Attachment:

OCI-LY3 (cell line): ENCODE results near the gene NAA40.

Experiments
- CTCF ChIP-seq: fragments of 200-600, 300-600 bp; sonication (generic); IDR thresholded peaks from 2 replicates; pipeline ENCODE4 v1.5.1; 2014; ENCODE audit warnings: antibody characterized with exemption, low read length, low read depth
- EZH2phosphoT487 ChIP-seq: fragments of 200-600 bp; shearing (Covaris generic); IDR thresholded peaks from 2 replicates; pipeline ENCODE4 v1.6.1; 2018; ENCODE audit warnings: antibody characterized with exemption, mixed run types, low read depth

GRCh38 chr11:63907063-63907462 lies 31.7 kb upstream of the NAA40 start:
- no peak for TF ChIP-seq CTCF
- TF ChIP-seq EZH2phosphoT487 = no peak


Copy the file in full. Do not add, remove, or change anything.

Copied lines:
OCI-LY3 (cell line): ENCODE results near the gene NAA40.

Experiments
- CTCF ChIP-seq: fragments of 200-600, 300-600 bp; sonication (generic); IDR thresholded peaks from 2 replicates; pipeline ENCODE4 v1.5.1; 2014; ENCODE audit warnings: antibody characterized with exemption, low read length, low read depth
- EZH2phosphoT487 ChIP-seq: fragments of 200-600 bp; shearing (Covaris generic); IDR thresholded peaks from 2 replicates; pipeline ENCODE4 v1.6.1; 2018; ENCODE audit warnings: antibody characterized with exemption, mixed run types, low read depth

GRCh38 chr11:63907063-63907462 lies 31.7 kb upstream of the NAA40 start:
- no peak for TF ChIP-seq CTCF
- TF ChIP-seq EZH2phosphoT487 = no peak